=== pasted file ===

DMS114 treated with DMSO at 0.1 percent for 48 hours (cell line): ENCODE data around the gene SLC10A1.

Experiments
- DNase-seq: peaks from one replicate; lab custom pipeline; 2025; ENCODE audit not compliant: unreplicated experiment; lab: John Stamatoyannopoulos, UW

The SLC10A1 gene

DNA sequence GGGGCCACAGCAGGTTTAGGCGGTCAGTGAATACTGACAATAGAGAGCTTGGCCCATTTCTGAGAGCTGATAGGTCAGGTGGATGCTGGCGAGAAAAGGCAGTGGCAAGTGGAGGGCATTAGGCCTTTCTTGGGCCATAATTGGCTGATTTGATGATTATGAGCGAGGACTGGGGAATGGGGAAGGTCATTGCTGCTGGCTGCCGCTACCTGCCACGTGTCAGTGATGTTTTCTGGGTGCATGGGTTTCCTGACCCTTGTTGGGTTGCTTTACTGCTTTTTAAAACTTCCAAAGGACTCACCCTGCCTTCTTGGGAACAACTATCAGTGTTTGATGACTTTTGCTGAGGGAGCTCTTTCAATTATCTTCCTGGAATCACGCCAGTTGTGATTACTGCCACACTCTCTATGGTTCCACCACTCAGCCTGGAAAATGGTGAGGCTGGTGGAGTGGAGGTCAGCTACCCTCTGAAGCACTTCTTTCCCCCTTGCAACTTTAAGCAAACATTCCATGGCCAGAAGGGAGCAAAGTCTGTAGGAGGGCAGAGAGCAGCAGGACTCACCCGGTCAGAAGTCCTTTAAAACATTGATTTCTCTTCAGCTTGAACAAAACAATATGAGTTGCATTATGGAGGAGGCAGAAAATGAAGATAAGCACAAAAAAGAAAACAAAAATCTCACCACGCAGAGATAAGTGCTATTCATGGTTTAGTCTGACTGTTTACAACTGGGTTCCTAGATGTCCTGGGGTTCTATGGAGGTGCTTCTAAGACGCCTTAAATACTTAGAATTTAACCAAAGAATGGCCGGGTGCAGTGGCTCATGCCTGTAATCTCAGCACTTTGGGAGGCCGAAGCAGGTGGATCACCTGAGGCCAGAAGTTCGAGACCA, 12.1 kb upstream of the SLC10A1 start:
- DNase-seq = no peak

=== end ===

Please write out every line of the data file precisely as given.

DMS114 treated with DMSO at 0.1 percent for 48 hours (cell line): ENCODE data around the gene SLC10A1.

Experiments
- DNase-seq: peaks from one replicate; lab custom pipeline; 2025; ENCODE audit not compliant: unreplicated experiment; lab: John Stamatoyannopoulos, UW

The SLC10A1 gene

DNA sequence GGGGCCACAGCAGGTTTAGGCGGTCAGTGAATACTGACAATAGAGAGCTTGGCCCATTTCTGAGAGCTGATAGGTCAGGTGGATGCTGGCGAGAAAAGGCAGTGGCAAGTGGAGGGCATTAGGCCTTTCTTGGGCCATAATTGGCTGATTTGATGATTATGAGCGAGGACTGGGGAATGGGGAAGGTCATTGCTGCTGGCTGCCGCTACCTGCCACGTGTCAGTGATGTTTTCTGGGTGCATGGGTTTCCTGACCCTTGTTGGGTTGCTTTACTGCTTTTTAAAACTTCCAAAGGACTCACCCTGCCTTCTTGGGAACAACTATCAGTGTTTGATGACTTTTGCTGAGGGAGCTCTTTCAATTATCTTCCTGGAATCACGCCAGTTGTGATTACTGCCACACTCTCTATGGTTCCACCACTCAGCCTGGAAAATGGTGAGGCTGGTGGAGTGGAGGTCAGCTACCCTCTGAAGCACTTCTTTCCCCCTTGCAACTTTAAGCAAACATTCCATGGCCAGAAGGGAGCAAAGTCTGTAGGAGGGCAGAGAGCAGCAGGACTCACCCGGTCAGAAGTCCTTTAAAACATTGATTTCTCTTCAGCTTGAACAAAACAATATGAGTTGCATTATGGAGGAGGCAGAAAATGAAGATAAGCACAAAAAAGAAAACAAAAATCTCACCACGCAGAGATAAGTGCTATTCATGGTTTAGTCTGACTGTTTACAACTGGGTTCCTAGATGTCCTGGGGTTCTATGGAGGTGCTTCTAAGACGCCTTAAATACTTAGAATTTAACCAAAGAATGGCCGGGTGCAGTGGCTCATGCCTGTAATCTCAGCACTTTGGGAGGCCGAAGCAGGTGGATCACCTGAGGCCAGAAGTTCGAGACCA, 12.1 kb upstream of the SLC10A1 start:
- DNase-seq = no peak